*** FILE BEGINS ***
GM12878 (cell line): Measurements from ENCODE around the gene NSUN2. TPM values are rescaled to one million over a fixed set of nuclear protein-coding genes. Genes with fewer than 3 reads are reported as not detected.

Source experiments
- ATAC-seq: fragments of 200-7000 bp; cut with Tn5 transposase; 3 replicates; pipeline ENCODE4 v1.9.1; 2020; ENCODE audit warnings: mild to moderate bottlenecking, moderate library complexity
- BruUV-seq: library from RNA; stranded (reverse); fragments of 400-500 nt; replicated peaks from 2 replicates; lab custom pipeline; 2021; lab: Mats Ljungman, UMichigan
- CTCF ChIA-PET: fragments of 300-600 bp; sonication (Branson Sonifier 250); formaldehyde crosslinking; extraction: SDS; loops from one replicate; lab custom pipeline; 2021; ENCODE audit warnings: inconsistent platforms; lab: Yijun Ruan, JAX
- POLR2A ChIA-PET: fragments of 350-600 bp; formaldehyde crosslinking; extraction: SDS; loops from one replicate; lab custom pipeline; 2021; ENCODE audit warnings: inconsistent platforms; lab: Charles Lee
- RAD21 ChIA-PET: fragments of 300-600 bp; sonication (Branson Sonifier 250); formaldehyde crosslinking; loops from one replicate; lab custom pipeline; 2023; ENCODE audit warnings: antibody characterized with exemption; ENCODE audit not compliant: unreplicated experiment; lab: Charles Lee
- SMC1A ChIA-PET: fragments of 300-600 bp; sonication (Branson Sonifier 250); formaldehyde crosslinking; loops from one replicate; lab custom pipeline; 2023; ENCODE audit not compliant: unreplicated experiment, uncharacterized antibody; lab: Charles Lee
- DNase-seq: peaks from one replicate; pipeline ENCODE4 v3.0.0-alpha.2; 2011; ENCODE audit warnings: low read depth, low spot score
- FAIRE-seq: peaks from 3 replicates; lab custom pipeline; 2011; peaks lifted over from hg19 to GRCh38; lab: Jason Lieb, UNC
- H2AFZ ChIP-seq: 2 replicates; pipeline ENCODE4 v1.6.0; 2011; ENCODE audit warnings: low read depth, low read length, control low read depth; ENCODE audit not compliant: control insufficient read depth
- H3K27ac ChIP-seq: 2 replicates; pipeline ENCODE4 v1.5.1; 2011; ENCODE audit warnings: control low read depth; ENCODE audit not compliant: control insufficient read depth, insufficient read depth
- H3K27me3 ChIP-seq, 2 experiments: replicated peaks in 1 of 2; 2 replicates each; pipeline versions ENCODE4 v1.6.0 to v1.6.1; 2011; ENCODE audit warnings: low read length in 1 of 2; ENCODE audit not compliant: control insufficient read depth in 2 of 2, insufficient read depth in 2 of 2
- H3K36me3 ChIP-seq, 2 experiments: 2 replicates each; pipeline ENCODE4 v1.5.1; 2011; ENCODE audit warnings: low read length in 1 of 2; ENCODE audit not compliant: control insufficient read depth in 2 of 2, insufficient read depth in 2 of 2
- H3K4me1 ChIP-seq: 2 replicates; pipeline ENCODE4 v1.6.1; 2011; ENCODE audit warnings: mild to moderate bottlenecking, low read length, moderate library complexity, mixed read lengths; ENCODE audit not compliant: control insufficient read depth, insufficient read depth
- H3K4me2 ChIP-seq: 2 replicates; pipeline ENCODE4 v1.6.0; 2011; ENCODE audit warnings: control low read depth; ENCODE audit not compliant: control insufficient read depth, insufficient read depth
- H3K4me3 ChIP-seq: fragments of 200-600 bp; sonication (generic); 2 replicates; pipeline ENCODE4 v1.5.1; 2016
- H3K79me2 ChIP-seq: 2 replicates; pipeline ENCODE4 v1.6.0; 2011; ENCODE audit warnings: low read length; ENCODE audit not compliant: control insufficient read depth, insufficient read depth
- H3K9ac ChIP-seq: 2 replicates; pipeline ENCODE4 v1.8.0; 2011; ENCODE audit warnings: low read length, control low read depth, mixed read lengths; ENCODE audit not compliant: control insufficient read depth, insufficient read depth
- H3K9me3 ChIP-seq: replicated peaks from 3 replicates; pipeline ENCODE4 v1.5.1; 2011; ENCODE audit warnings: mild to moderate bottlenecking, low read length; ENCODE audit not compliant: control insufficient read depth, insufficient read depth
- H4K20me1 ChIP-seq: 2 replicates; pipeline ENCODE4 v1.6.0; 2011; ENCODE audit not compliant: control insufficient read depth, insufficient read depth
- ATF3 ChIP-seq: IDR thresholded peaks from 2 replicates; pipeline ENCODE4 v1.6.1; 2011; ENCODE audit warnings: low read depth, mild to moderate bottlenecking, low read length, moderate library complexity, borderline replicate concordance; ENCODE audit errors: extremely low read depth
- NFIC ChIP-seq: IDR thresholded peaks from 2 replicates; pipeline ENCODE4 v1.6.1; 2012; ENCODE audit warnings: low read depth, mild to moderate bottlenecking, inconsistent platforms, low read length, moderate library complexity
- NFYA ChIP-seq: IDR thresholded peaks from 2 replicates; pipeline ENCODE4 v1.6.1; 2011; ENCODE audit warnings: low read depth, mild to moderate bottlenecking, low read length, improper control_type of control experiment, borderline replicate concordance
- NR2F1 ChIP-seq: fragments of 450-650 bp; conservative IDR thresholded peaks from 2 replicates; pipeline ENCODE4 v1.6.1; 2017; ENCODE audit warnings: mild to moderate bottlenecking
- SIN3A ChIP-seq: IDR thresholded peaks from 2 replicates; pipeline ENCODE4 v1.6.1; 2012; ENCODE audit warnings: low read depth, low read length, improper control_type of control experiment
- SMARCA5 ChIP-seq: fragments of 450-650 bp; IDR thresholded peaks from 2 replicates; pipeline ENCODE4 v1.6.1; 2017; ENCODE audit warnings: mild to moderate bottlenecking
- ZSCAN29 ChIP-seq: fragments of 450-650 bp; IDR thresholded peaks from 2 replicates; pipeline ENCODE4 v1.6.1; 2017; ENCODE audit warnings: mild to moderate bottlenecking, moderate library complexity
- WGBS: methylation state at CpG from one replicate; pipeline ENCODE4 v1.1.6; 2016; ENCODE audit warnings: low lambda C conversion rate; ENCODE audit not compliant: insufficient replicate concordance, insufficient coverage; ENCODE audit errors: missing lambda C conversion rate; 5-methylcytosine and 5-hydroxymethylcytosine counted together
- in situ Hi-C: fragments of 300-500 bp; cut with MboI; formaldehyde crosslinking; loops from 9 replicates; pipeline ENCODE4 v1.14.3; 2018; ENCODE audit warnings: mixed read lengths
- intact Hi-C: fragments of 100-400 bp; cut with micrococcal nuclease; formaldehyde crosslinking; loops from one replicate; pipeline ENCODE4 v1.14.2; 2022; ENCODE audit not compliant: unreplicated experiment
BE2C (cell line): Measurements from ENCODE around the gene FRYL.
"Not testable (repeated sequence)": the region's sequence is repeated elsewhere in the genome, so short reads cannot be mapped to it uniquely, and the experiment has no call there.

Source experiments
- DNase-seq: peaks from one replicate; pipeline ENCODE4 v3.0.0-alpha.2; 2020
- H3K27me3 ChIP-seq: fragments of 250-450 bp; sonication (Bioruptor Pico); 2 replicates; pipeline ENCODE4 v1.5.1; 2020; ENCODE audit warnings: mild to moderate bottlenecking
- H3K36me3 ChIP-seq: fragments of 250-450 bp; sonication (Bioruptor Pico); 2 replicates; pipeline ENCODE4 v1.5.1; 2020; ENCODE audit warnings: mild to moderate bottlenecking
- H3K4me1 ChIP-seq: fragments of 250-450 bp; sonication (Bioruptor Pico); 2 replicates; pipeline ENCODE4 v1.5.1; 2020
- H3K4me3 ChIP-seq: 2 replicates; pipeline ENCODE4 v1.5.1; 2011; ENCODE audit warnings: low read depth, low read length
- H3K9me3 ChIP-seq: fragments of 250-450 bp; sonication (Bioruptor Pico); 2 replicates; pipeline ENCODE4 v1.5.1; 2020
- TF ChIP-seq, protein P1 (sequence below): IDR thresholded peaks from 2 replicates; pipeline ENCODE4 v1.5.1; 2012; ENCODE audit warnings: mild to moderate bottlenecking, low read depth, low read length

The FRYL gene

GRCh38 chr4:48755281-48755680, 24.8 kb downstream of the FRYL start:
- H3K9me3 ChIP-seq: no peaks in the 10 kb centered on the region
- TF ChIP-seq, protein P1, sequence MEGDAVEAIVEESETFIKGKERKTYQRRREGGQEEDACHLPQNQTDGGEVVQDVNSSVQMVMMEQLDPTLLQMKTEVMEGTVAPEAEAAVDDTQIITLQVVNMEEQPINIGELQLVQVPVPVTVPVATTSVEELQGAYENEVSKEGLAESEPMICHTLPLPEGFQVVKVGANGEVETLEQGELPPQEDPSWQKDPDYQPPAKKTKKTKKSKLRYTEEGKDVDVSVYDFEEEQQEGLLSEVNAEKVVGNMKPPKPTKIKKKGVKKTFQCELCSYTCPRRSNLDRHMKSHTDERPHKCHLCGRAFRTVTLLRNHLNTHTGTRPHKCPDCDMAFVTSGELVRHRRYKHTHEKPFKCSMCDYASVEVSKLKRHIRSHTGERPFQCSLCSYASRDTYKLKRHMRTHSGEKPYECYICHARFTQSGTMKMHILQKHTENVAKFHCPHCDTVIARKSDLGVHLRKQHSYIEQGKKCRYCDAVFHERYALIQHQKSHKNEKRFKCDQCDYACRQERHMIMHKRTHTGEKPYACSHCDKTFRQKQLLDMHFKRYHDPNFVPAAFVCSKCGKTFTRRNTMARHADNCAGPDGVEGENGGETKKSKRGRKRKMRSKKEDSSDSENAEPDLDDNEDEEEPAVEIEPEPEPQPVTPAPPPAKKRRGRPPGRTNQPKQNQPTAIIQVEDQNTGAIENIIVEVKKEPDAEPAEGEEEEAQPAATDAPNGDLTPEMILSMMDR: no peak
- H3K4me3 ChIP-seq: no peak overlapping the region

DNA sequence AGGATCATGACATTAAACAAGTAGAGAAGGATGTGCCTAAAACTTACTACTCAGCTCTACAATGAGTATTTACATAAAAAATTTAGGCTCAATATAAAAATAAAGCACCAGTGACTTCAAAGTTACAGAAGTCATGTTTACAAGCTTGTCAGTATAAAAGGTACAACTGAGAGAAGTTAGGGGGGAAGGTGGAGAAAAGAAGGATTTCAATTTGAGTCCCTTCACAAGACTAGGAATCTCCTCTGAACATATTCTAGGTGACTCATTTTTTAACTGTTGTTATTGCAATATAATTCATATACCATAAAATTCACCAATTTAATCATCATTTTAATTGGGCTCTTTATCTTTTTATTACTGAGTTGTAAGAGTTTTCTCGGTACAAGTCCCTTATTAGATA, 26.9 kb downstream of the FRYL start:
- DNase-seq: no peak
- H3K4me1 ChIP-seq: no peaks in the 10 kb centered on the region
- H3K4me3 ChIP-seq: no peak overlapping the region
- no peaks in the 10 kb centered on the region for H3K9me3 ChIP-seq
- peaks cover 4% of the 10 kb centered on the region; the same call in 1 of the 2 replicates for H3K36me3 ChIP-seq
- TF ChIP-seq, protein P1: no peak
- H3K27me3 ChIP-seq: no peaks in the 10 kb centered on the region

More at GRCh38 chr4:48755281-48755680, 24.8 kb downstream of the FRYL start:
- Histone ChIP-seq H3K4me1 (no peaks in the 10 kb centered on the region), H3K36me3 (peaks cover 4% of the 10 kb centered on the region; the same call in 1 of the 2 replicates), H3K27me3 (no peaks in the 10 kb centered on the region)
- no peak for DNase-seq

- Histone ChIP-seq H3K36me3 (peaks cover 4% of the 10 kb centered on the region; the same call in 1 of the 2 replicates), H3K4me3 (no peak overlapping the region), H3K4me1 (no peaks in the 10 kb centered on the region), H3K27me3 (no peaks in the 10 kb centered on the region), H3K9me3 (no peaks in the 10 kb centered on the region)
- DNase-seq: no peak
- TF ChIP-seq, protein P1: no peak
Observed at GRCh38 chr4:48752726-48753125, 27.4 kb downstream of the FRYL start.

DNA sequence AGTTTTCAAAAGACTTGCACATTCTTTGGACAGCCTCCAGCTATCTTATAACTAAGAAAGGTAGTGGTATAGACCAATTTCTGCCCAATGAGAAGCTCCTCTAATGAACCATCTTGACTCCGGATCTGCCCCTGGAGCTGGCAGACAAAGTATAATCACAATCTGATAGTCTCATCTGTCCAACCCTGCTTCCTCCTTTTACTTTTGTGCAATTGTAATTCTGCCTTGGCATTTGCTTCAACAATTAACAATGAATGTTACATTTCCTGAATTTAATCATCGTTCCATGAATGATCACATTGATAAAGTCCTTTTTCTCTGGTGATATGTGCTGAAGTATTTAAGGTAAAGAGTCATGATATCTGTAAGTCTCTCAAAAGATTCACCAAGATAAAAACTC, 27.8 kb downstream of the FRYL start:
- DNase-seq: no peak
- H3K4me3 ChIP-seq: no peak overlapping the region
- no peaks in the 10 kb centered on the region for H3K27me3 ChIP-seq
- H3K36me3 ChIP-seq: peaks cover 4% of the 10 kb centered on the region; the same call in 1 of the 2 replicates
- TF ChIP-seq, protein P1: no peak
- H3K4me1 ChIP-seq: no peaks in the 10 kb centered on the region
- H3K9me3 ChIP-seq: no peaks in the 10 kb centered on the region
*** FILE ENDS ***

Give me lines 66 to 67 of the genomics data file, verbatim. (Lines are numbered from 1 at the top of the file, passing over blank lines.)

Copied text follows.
- H3K36me3 ChIP-seq: peaks cover 4% of the 10 kb centered on the region; the same call in 1 of the 2 replicates
- TF ChIP-seq, protein P1: no peak